Marching to a different beat
20 December 2020WRITTEN BY JAMES KALLMAN AND DERREN JOSEPH
It’s ironic that a measure initially meant to track down American tax evaders could ultimately lead to U.S. isolation in the area of international cooperation on tax reporting. As noted before, the success of the Foreign Account Tax Compliance Act (FATCA) in tracing U.S. tax evaders encouraged the OECD to introduce the Common Reporting Standard (CRS). Early adopters came at the start of 2016, but it is from January 1, that Indonesia and Singapore, together with the remainder of the 100 or so other signatories, have begun to collect financial information on individuals and entities for reporting in 2018.
The demands of CRS are far more stringent than those of FACTA, which may be one reason the U.S. is not a signatory, even though a vast majority of wthose countries formerly considered “tax havens” have signed, including Panama. Nor does the U.S. reciprocate in providing FACTA information, as domestic law doesn’t permit.
One CRS requirement is disclosing an entity’s beneficial owner—while it is perfectly legal to incorporate anonymous shell companies in states like Delaware, for instance. Moreover, the tax advantages in certain states are so attractive that more than half of U.S. public and Fortune 500 companies are incorporated in either Delaware or Nevada.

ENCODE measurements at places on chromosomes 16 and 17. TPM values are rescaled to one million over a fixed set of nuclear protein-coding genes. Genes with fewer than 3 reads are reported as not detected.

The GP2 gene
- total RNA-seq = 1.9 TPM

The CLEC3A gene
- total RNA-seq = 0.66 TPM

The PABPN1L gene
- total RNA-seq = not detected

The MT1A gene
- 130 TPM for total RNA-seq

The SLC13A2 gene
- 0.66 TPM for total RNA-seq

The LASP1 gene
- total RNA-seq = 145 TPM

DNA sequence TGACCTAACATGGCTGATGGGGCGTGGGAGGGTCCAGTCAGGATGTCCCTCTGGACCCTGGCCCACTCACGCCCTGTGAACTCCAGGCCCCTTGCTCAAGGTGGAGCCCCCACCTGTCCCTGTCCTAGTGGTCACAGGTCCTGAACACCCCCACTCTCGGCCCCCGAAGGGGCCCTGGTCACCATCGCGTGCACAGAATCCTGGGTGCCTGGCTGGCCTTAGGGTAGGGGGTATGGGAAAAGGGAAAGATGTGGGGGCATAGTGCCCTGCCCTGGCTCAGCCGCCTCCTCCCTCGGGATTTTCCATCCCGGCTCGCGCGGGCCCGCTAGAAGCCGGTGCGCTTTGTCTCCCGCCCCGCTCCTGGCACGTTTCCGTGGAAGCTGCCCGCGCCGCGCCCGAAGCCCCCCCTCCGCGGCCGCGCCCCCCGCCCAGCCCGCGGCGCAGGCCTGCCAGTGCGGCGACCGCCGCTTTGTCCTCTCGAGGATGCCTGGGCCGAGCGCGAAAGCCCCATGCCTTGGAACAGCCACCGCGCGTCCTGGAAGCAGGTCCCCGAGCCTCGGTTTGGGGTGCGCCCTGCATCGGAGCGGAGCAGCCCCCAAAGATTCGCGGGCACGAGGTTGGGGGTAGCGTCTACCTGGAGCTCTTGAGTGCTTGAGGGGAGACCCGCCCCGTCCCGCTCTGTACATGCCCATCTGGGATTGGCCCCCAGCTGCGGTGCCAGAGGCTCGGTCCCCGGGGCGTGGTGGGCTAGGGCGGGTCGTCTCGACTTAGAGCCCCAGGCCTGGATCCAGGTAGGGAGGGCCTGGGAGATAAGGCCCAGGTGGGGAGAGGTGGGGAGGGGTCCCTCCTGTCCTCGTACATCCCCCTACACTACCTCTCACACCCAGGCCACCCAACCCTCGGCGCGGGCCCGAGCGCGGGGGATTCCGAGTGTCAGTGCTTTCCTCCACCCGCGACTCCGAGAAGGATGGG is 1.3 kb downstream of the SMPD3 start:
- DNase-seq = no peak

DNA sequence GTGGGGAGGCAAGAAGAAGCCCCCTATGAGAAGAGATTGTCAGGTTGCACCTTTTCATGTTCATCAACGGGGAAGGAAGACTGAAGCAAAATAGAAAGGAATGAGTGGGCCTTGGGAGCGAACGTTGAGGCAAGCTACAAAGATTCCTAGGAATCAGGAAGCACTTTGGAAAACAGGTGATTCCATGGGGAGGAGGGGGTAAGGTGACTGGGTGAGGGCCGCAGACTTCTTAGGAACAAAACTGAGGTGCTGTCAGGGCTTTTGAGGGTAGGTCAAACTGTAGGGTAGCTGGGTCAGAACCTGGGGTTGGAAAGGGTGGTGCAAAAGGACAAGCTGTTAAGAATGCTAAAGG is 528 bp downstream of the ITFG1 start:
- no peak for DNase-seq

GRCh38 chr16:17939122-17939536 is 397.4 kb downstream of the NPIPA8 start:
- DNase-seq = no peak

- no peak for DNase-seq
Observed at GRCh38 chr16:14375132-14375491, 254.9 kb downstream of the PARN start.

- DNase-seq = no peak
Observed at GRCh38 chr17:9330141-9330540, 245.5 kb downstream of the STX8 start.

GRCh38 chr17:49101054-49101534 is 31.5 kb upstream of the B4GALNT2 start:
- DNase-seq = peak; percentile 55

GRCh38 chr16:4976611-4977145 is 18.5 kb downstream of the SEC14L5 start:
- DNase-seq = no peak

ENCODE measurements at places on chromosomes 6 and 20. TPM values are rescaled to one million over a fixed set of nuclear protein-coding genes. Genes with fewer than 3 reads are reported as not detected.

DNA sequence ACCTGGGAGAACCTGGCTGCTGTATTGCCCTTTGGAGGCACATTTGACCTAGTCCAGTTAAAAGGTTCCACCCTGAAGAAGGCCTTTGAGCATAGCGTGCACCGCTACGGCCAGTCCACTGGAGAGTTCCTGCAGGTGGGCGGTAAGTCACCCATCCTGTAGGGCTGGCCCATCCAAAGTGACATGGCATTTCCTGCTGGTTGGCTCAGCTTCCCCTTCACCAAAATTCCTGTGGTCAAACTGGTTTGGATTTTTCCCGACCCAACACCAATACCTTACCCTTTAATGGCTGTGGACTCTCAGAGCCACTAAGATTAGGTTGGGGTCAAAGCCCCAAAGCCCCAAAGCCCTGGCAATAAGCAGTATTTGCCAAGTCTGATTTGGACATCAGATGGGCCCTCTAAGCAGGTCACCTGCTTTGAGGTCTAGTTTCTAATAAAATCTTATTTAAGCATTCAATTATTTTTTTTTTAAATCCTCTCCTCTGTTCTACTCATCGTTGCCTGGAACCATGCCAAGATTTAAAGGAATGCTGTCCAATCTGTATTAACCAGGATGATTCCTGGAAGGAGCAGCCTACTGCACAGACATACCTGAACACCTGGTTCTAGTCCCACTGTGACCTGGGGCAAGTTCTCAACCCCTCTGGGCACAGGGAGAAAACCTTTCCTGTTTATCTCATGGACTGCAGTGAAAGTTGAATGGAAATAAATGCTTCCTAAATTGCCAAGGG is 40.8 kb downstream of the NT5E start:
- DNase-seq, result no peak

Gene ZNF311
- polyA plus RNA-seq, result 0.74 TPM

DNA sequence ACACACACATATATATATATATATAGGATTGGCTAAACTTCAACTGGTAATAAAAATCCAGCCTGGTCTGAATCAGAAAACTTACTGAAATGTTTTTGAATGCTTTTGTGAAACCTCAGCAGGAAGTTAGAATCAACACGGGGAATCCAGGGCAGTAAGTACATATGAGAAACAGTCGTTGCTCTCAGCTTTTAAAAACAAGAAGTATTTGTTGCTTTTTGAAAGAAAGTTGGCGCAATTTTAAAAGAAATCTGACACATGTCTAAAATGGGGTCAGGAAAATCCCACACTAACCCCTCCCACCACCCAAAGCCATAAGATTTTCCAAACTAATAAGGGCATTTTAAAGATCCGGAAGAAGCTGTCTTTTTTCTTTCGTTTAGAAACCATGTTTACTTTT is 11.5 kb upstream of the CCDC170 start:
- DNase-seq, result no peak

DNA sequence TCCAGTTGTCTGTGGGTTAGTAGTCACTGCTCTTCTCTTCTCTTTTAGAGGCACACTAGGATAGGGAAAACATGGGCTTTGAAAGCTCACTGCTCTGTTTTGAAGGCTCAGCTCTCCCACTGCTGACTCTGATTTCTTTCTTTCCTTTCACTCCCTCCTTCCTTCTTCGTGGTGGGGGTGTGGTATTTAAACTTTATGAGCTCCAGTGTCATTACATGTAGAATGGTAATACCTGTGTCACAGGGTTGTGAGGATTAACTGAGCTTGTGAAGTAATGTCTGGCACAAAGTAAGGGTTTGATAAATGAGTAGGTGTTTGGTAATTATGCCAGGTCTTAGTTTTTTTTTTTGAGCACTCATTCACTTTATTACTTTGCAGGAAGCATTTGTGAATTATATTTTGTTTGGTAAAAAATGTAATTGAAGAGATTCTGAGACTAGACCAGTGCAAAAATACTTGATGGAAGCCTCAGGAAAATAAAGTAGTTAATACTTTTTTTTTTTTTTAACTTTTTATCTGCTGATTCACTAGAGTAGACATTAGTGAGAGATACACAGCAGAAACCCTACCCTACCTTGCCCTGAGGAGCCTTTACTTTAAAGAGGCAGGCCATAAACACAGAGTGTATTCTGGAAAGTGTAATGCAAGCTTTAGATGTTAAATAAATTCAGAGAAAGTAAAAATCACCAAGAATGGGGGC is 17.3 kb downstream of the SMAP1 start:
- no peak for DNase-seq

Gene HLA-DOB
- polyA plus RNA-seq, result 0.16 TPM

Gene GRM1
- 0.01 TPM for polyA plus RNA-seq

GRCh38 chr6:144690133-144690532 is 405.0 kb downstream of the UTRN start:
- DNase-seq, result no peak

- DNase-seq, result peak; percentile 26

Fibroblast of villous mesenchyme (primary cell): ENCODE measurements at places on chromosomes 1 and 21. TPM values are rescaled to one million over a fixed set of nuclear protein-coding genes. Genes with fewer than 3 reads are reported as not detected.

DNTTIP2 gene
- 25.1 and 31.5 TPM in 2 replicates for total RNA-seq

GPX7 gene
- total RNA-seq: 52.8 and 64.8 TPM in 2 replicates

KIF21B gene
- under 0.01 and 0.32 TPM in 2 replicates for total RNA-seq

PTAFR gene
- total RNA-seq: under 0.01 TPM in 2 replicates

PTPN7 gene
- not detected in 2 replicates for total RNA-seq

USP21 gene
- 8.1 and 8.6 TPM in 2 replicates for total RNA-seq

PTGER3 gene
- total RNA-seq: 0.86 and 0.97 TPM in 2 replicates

To further complicate matters, U.S. banking regulation is split between national and state authorities. With states vying against each other for lucrative company incorporation, the direction has been towards greater secrecy rather than transparency. Thus, while change is unlikely at state level, state representatives in Washington are also far too aware of their precarious standing to support any legislation as potentially disruptive to the status quo as CRS.
If not enough, the corporate tax cuts proposed by President Trump would make individual U.S. states increasingly attractive to foreign funds seeking to escape higher tariffs and closer scrutiny. Already some wealth advisors are seeking to move their clients’ holdings to states such as Nevada, Wyoming and South Dakota, from former havens in the Caribbean and elsewhere.
With banking secrecy laws that almost rival those of Switzerland in its heyday, the U.S. is moving in the opposite direction to the rest of the world. From being a world leader in fighting tax evasion and money laundering, the U.S. has become one of the few countries whose banking secrecy and tax reporting laws provide opportunity for others. Though the current administration likes to march to a different beat, it might find itself in splendid isolationism on international tax reporting matters.